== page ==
Today is the day we celebrate over one billion people on the planet that are living with some form of disability and the contributions they make.
The United Nations has declared December 3rd the International Day of Persons with Disabilities. Of the over seven billion people living on earth, more than one billion, or one in seven, live with some form of physical or mental challenge or some type of chronic disease. UN stats say that more than 80 percent of disabled people live in a developing country. 100 million disabled persons are children and they are four times more likely than non-disabled children to experience violence. 50 percent of disabled persons around the world cannot afford health care.
The Coordinator of the Airdrie Abilities Society, Barb Woolsey realizes the situation isn't as grim for people living with disabilities in Airdrie and area. She says she believes society is becoming more accepting and welcoming for people with disabilities.
"I think it is, with some definitely. When you see them or when they're out in the community, people who come across them every day start to realize they're really unique people. I think we're getting more and more adapted to what disabilities are. Some people don't fully understand. Even kids, I see looking at the ones we work with and I say to them, 'just smile,' and they smile and usually the smile comes back from the kids so it's really, really cool to see that."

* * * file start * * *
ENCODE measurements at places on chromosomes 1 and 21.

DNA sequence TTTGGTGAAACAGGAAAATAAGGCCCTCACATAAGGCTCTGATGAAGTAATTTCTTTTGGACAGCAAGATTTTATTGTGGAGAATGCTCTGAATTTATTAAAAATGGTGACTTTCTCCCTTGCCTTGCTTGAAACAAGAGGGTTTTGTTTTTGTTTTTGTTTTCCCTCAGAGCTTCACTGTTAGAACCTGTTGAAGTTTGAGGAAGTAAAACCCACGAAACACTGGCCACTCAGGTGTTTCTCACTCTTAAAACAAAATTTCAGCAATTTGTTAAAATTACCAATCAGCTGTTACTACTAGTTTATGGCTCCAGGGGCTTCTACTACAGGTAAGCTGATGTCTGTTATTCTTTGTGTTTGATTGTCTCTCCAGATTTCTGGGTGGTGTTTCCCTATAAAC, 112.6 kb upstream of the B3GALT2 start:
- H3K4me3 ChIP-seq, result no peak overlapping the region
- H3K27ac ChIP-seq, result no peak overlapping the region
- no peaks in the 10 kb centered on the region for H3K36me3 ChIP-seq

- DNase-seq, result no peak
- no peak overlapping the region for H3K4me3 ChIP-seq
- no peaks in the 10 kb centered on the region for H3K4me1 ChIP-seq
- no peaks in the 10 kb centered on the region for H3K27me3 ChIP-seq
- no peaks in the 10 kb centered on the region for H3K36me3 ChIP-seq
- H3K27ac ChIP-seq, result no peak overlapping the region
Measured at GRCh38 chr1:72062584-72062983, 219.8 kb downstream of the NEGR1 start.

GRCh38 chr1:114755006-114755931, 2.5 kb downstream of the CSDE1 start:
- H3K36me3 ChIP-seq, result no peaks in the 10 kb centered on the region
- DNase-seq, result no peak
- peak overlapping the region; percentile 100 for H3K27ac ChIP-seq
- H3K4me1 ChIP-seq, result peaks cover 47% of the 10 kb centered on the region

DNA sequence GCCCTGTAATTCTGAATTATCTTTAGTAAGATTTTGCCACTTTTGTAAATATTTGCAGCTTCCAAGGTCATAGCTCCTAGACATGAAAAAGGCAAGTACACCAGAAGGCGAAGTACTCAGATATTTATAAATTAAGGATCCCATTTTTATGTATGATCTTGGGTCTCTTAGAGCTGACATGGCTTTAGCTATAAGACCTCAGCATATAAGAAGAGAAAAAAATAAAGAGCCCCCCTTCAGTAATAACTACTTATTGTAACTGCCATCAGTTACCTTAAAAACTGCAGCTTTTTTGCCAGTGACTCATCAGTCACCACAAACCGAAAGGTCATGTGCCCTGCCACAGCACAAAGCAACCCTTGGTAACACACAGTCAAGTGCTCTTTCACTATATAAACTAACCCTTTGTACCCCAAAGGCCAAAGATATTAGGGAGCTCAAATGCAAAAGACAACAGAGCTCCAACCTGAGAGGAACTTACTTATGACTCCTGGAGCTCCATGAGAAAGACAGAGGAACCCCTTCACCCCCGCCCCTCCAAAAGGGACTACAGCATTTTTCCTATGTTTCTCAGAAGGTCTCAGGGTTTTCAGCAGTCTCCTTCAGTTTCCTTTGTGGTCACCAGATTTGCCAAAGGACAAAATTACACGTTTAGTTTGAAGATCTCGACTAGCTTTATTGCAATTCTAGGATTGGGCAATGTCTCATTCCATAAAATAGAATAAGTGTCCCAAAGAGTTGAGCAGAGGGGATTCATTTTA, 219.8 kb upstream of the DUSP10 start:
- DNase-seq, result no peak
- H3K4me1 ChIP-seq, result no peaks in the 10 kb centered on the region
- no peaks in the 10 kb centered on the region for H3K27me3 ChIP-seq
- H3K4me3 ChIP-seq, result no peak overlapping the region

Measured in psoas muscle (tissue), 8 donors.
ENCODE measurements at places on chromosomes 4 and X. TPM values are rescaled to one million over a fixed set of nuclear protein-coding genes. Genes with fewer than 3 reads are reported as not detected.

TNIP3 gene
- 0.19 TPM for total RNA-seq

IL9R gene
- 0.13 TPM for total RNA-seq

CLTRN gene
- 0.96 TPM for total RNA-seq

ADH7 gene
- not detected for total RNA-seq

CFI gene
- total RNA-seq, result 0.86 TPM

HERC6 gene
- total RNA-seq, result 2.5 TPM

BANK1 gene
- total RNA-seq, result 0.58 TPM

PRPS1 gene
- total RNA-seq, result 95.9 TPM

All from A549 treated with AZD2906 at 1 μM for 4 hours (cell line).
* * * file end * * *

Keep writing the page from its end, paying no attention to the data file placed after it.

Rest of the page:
Woolsey says in her work with the disabled the greatest thing she's noticed is how much love they have.
"I see a whole lot of love come from them and a lot of love pours out in and around our space. We come together and it's been a great opportunity to love over them for where they are and not for where they're not. Everyone has a disability, I always think and when you see it, you see it and when you don't, you don't. Everybody is classified in my life as equal."
The Airdrie Abilities Society works with people from the city as well as surrounding communities including Carstairs, Beiseker, Irricana and Crossfield. Woolsey says they try to draw the community together for social events and activities including painting, music programs and cooking. The society's mandate is to promote equal opportunities to support and demonstrate the strengths and abilities of persons with special needs.
Woolsey has a special place in her heart for people who live with disabilities. "They are the most precious people on this earth because if it wasn't for them, people wouldn't see the differences in life. Don't be afraid of them. They're human. They're just like us. The more you get to know them, the more you understand them."